February 12, 1955 – Authorities begin an investigation into the fire that kills 29 men and injures over a dozen more at the Barton Hotel. It is estimated that 245 men are asleep in the hotel, located on four floors above the Standard Store Fixture Company at 644-48 West Madison Street. Many of the victims are down-and-out men who are trapped in “cagelike rooms” that they have rented for 60 to 85 cents a night. [Chicago Tribune, February 13, 1955] The Tribune describes the sleeping accommodations as “cubicles four feet wide, six feet long, and seven feet high. The bunks were separated by corrugated iron sheets and each was covered at the top by meshed chicken wire. An aisle ran between each two rows of cubicles.” The fire starts just after midnight on the second floor, and flames quickly spread to the upper floors, engulfing the building as men, blinded and choked by thick smoke, run screaming toward exits. Firemen are hampered by temperatures close to zero, and three of them are injured in the desperate attempt to rescue victims. The hotel maintenance man, Tony Dykes, says, “About 2 a.m. I heard someone in the back of the hotel holler: ‘Fire!’ … I heard the alarm go off in the hotel and then the lights went out. I went back toward room 137 to see what I could do, but the smoke was so thick I had to give up.”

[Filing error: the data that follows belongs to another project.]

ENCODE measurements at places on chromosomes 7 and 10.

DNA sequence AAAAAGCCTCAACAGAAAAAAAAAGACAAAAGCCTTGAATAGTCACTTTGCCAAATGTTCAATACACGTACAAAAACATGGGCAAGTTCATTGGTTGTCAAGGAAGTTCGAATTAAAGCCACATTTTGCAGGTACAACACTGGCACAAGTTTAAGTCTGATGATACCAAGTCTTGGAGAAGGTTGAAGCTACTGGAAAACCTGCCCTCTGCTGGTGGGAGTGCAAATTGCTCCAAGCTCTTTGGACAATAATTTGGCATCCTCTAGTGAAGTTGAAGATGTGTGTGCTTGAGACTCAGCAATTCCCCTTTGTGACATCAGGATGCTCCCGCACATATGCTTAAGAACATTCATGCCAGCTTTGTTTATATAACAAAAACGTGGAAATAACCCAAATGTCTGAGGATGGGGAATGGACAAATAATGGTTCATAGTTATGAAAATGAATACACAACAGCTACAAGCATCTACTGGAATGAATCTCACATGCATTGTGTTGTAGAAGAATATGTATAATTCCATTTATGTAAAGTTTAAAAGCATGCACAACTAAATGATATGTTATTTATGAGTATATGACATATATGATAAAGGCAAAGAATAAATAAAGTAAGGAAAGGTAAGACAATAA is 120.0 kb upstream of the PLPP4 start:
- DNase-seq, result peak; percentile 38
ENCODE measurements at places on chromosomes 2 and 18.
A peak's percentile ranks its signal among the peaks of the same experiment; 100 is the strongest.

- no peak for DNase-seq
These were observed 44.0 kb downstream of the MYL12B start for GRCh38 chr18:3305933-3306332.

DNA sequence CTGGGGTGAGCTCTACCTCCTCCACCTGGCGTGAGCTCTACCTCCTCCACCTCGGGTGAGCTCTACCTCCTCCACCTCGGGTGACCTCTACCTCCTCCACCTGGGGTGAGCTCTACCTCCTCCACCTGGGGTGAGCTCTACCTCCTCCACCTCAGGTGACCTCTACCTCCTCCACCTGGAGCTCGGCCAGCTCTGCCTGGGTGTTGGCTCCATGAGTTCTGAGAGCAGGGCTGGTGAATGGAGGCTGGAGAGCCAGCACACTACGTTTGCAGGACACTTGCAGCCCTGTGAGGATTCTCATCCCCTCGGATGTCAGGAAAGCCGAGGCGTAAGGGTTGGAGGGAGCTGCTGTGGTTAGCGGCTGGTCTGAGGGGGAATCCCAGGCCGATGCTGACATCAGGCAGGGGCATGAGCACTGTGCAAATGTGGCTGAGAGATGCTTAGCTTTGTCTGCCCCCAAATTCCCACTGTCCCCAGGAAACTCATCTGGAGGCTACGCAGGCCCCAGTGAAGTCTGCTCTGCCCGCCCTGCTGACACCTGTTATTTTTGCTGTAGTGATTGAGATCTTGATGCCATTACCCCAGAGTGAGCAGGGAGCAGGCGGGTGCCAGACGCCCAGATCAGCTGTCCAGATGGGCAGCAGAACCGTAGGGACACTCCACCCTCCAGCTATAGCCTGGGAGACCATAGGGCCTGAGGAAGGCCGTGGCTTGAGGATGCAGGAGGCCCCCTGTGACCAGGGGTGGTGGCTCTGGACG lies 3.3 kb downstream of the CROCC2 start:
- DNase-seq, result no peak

Also on this date from an earlier blog entry . . .
February 12, 1949 -- A spokesman for the North Central association charges that construction of a huge water filtration plant on 55 acres north of Navy pier would cause property values on the near north side to plummet. Frederick M. Bowes, vice president of the association, said that if the city attempts to build the plant it would be in violation of a contract signed by the former Lincoln Park board when riparian rights were obtained for the construction of what is now the inner drive, and he promised that the association would fight in the courts to have the project stopped. Harry L. Wells, the business manager for Northwestern University, which controlled a significant chunk of land in the area (and still does), said, "We'd like to see a fine territory developed around the university. When you start putting a filtration plant there it isn't going go be that kind of territory." The purification plant was, tied up in court for years, but it finally opened in 1968 as the James W. Jardine Water Purification Plant in the exact spot for which it was originally proposed.